How are any of these proposals acting in the best interest of the middle class that “feels forgotten”? How is the pollution of our planet, and acceleration towards an extinction event, in the interest of the wealthiest Americans, or of college administrators, or of tea party activists, or of Nazis? Don’t you think it’s weird that the 1%, tea party “patriots”, gun addicts, skinheads, Nazis and champions of Jean Raspail now form a political coalition? 

The swamp was drained to reveal monsters who had only been stuck in the muck. Now they get to crawl up on shore. 


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Coleson Whitehead on delusion

I must admit that I’ve yet to read The Underground Railroad, although it’s high on my list of books to get to soon. This quote gets to something I’ve been thinking about for a long time, for longer than we’ve had a fascist leading our country, a man most everyone in America disapproves of, except for white men.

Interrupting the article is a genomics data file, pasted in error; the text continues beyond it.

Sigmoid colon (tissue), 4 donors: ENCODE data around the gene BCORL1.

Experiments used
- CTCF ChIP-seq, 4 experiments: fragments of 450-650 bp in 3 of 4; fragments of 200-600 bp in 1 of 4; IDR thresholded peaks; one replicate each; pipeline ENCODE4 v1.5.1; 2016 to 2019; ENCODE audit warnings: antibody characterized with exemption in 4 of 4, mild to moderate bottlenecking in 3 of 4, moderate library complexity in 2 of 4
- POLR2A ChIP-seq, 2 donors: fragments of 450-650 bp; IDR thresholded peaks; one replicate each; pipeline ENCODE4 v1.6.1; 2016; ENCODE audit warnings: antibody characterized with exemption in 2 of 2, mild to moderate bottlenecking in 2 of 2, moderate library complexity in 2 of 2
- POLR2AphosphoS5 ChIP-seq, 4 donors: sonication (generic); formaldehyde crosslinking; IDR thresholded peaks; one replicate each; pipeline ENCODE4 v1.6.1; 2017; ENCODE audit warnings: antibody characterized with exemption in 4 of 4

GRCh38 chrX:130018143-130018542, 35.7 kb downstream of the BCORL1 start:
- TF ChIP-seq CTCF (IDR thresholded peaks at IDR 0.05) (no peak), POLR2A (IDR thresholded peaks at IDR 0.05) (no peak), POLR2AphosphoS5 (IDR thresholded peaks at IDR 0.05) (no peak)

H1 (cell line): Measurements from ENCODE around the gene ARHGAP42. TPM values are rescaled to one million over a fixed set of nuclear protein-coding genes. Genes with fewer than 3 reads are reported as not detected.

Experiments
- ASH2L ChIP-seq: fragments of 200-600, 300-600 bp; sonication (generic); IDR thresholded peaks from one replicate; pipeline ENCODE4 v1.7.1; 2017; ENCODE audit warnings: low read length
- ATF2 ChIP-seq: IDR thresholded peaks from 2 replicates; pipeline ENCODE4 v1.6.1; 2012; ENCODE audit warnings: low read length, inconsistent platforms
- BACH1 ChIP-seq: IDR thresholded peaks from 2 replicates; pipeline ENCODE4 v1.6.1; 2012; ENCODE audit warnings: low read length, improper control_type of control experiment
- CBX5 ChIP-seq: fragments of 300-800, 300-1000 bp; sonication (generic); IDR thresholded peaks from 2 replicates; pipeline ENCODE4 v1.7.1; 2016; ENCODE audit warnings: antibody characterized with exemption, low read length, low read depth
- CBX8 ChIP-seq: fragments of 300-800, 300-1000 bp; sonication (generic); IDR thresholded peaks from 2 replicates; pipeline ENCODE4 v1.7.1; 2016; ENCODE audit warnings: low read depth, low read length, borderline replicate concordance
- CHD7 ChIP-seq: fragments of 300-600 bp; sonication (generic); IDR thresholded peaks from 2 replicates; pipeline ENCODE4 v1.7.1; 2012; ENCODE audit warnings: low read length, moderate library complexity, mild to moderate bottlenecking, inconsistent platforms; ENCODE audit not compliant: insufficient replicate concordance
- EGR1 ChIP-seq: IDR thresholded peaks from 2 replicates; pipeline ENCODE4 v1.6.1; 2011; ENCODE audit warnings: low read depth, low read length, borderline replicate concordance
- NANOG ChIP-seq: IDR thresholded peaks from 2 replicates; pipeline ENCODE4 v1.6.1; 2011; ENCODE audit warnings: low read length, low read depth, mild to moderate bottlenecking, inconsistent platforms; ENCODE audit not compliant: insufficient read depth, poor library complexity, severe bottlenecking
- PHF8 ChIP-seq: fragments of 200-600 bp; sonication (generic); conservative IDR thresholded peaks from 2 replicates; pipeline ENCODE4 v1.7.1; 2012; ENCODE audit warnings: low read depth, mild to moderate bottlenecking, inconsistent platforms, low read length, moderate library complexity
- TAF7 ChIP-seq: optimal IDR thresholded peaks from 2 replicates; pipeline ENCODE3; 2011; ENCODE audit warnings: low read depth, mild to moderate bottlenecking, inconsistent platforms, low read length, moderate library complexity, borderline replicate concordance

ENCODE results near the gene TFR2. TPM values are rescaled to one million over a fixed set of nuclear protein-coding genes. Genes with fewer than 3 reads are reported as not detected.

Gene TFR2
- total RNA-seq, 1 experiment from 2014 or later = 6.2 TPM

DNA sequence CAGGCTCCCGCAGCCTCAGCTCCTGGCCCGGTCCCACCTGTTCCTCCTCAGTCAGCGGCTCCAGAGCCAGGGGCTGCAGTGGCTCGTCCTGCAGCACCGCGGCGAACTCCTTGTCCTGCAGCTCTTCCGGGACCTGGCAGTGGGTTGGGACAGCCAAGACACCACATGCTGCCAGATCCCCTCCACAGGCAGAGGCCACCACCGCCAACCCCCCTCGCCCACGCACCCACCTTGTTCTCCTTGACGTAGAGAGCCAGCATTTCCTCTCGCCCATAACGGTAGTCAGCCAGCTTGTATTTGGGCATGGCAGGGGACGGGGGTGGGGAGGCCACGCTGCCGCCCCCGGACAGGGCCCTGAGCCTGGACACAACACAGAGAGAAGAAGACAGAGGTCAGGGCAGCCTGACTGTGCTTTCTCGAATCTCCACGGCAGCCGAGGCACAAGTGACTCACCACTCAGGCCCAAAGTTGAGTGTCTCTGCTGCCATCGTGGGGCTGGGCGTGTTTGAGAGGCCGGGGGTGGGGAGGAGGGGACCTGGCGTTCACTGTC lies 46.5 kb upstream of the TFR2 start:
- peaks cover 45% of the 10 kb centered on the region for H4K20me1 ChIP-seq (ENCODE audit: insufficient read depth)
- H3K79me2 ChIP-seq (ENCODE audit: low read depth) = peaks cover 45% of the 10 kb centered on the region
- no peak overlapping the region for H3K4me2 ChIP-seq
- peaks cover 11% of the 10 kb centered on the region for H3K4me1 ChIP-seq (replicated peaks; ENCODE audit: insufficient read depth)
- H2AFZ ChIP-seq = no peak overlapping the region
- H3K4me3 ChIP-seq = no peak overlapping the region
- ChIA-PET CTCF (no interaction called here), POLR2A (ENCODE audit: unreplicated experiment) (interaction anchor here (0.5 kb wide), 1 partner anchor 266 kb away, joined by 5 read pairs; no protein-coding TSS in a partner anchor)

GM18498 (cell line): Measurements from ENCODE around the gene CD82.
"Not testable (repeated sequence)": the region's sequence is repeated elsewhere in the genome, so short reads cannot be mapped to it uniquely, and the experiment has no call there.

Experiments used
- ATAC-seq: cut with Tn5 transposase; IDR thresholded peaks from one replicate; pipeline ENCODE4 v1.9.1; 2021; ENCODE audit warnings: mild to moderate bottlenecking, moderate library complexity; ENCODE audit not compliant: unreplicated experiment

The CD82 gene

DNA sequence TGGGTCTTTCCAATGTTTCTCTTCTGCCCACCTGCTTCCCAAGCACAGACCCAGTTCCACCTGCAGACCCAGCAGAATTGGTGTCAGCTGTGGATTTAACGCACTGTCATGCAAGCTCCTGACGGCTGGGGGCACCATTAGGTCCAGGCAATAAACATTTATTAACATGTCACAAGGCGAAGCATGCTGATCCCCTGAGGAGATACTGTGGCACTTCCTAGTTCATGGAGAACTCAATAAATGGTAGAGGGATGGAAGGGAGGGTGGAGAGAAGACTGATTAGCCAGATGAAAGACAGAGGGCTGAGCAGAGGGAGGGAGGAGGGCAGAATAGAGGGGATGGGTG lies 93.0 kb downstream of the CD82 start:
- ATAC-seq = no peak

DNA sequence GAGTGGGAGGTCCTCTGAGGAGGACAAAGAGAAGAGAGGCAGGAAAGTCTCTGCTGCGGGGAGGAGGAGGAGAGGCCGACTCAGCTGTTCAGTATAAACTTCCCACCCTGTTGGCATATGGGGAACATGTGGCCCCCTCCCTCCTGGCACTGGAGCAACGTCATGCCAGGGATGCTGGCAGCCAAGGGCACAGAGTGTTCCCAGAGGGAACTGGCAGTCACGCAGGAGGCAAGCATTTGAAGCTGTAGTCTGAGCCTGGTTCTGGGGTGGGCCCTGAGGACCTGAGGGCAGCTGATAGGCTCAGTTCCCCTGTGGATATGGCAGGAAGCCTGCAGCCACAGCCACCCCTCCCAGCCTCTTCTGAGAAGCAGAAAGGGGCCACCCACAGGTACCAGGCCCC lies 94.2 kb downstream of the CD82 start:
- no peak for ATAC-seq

And America, too, is a delusion, the grandest one of all. The white race believes–believes with all its heart–that it is their right to take the land. To kill Indians. Make war. Enslave their brothers. This nation shouldn’t exist, if there is any justice in the world, for its foundations are murder, theft, and cruelty. Yet here we are.

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Photo of Coleson Whitehead from Wikipedia


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Roger Reeves on severed tongues